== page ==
It is not unusual for me to hear a startup inquire about a freedom-to-operate (FTO) search. 

Often, the requesting company is in its nascent stages.   I don’t discourage the idea of keeping a good view of the competition and path to market.  However, it is often too early for what I would consider a true FTO analysis.

Why? FTO implies that the product or service that will be launched to the market be free of third party IP issues, that it will not infringe issued patents.  But to do such an analysis requires that the product or service be fully developed, so that all its constituent parts can be analyzed, as well as the whole.

For instance, if the product is an antibody treatment, FTO analysis will include the antibody (and any potential sequence and post-translational modifications), methods of producing it, formulation, method of administration and indications to be treated.  If research is still in early stages, it may not yet be clear which version of the antibody works best or the optimal mode of production.  There may be several potential indications under investigation.  Formulation may not yet be developed, or may evolve as storage and treatment parameters are refined.

So, what’s a company to do?  Ignoring the entire issue isn’t the answer.  That would lead to trouble down the road.  But a full FTO on all of the possibilities, alone and in combination, is a large draw on resources.  One potential solution is a landmine analysis.

I use the term landmine analysis to describe an analysis that looks for the “biggie” issues, the show-stoppers.  Using the antibody example, looking for whether 3rd parties have issued patents on the antibody generally, and the longevity of these rights.  As the details are further refined through more R&D, then more detailed searches and analysis can be undertaken.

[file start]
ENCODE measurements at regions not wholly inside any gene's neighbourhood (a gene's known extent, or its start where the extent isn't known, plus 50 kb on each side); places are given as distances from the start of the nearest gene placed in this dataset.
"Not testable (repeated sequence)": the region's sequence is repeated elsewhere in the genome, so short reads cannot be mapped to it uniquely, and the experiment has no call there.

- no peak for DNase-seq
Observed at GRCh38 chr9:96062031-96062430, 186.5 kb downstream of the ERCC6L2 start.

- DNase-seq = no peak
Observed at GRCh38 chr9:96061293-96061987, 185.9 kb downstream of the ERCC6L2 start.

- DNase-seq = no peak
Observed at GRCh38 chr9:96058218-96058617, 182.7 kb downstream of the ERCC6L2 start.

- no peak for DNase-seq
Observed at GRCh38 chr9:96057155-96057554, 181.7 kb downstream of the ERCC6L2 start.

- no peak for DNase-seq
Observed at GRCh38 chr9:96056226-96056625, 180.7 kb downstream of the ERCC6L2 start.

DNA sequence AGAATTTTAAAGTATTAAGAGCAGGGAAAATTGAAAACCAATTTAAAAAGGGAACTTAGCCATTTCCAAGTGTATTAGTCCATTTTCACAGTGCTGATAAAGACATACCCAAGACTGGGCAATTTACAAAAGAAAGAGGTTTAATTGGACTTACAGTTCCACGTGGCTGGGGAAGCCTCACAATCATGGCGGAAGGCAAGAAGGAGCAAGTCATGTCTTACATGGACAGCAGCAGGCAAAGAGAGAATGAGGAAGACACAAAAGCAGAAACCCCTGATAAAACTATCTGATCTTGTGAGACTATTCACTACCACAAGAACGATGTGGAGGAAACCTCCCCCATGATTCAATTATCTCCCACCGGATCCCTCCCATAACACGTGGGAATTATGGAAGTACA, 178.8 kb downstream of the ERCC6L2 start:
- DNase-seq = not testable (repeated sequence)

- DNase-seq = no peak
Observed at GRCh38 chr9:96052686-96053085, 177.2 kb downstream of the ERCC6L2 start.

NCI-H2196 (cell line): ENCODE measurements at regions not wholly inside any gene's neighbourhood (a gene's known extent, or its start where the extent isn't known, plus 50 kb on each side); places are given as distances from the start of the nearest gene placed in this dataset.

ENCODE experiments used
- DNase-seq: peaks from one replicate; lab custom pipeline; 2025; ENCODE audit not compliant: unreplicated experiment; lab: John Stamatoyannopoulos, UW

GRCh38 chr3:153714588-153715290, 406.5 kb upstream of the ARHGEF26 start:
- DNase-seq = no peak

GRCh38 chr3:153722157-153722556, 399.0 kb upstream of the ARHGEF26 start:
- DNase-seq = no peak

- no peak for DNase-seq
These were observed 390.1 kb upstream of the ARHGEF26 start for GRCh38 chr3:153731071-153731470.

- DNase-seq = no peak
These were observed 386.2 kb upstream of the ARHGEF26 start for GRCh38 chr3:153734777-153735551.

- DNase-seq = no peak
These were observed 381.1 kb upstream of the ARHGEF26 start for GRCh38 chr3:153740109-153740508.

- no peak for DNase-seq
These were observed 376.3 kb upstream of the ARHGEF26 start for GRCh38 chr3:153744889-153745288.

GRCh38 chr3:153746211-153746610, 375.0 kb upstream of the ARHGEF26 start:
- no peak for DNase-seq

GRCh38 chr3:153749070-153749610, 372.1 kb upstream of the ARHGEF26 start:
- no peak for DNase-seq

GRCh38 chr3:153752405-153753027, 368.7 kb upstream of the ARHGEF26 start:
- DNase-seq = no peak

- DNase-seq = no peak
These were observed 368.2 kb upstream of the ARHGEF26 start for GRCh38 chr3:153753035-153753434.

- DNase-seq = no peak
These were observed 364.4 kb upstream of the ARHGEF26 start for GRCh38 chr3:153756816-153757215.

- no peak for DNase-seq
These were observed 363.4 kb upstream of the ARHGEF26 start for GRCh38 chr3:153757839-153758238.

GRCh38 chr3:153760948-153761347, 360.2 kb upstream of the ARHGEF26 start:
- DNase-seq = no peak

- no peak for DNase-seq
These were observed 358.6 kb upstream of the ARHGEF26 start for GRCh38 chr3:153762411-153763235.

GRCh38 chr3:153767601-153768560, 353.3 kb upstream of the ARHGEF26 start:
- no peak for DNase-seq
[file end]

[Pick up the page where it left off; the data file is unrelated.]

Some of this initial analysis is deciding what is being clear about what is a landmine (that you don’t want to drive over) and what is more akin to a pothole.  Searches often turn up patent applications.  These are not issued patents and whether they will ever issue and in what form is often the question.  They may be landmines, but it may be the case that the filed and published claims at the application stage are far broader than what will appear in the granted form.  Again, this doesn’t mean ignore patent applications. A “watch list” may be appropriate for some of them to see what matures and what ends up getting abandoned along the way.  But reserve the bulk of the worry on the landmines and just be aware of the potholes.

Some thoughts in the sorting of landmines and potholes:

  • Is it an issued patent or a patent application?
  • If issued , is it n a country where you plan to make, sell, import or use the product/service?
  • When does the patent expire?
  • Is it really a show-stopper? The issued claims are what matters for FTO and this often takes a combination of technical and legal knowledge to make such a determination.
  • Is the patent owner a competitor, a potential collaborator or perhaps in a separate field altogether? There may be amenable licensing or collaboration solutions if it does become necessary to have rights to use the IP.

Drive on start-ups – and keep your eyes on the road!


The content of this blog is for informational purposes only and does not offer legal advice. Circumstances are fact-specific and you should consult an attorney for legal advice concerning your individual issues.